For any lubricant to be useful it must remain stable while in use. For example, if equipment requires a specific viscosity for effective operation, the ability of a lubricant to retain its designed viscosity is one measure of stability. One of the elements that can break this stability is the natural stress or shear that occurs within a fluid during use. Lubricants must retain shear stability to remain effective at lubricating and protecting equipment.
Shear stability refers to a lubricant's ability to resist shear. Generally, shear occurs when one layer of a fluid begins to move in a direction different from another layer of that same fluid. For example, where two components are separated by a lubricant, such as a piston and cylinder, some of the lubricant film would naturally move in the direction of the piston. The lubricant layer in contact with the cylinder would begin to shear away from the lubricant layer in contact with the piston. This is known as the shear point. This resulting shear can reduce lubricant viscosity; loss of fluid viscosity can occur from conditions known as temporary or permanent shear.
Temporary shear occurs when long viscosity index improver molecules align themselves in the direction of the stress or flow. This alignment generates less resistance and allows a reduction in fluid viscosity. Yet, when the stress is removed, the molecules return to their random arrangement and the temporary loss in viscosity is recovered.
Permanent shear occurs when shear stress ruptures long molecules and converts them into shorter, lower-weight molecules. The shortened, lighter molecules offer less resistance to flow, which minimizes their ability to maintain viscosity.
Mechanical activity within an engine creates shearing forces that can negatively affect a lubricant's protective viscosity. Even base stocks that provide consistent viscosity through a wide temperature range (high natural viscosity index) are susceptible to shearing forces that reduce viscosity and load-carrying ability. Engines operating at high RPM and those that share a common oil sump with the transmission, like many motorcycles, experience high shear rates.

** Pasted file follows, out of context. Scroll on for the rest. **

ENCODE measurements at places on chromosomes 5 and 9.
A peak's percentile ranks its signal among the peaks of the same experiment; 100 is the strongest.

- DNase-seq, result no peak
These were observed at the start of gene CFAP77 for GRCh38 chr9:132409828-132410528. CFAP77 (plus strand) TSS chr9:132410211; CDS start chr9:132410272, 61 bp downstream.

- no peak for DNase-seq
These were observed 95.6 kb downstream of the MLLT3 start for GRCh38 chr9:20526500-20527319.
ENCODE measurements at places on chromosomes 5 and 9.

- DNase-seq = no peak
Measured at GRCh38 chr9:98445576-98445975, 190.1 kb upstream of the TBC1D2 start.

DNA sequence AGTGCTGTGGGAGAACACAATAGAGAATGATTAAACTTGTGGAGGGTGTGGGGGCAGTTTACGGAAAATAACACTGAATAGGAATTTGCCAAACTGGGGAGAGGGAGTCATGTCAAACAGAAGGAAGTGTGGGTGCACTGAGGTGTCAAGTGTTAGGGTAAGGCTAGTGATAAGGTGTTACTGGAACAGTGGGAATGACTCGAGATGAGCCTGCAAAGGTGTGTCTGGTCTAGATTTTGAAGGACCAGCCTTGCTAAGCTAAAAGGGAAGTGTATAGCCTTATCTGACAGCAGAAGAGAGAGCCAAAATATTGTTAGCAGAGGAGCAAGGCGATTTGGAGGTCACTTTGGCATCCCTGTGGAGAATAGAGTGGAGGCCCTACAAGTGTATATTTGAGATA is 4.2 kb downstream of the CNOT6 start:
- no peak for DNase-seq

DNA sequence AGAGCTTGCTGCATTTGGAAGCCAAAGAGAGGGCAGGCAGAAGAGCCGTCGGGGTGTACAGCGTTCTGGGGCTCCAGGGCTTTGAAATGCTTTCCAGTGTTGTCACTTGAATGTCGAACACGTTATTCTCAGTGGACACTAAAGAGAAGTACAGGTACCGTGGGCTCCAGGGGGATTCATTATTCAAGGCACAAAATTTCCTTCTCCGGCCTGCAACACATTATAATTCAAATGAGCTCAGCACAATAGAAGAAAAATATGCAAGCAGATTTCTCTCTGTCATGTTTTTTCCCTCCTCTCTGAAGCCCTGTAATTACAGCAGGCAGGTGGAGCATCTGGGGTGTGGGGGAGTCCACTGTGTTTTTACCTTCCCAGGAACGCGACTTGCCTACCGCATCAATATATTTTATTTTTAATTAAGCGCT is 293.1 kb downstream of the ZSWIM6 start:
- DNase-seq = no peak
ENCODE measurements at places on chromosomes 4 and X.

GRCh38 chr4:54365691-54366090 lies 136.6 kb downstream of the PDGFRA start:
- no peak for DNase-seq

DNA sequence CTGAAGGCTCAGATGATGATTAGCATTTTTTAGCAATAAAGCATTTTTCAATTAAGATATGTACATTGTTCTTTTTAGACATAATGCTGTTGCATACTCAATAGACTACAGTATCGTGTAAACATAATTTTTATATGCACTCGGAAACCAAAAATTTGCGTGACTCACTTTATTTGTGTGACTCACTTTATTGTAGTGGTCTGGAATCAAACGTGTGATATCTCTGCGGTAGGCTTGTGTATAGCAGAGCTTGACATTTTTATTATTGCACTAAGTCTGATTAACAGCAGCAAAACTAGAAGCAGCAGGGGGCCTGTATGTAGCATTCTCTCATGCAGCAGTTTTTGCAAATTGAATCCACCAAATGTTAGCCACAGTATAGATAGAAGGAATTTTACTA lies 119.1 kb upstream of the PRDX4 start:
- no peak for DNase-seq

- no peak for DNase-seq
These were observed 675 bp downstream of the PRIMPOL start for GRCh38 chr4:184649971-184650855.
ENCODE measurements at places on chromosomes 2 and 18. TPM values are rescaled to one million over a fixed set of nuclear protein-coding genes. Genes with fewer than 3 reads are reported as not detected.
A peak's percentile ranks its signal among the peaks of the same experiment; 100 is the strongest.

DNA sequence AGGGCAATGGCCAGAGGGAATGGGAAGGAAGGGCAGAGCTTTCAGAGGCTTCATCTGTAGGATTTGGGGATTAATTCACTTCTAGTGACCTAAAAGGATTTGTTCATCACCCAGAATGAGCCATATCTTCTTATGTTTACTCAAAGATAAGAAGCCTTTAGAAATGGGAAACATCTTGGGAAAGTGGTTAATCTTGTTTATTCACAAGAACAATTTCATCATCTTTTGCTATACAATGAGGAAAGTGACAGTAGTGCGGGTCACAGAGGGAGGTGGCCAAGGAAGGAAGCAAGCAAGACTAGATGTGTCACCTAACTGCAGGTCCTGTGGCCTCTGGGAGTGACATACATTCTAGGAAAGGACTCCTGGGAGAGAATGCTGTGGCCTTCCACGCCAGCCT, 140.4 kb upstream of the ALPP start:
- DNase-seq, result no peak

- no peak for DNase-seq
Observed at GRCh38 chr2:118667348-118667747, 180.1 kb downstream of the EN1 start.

Viscosity Index improvers used in multi-viscosity oils can shear back when subjected to the combination of high operating temperatures and shearing actions found in modern engines. Permanent shearing of VI improvers can result in piston ring sticking (due to deposit formation), increased oil consumption and accelerated equipment wear. Some VI improvers are significantly more shear stable than others. Although the type of base stock used and the intended application determines the need for VI improvers, many synthetic stocks may not require them at all as they are naturally multi-grade.
Because VI improvers can be subject to shear conditions, formulating an oil using little or no VI improvers can be advantageous. In addition to the problems caused by shear stability, VI improvers' quality varies dramatically and cannot always be easily determined.
When comparing oils, small differences in shear stability indicate a significant drop in performance (all other things being equal).
The High Temperature/High Shear Test simulates shearing conditions at elevated temperatures. The viscosity of the oil is measured at 150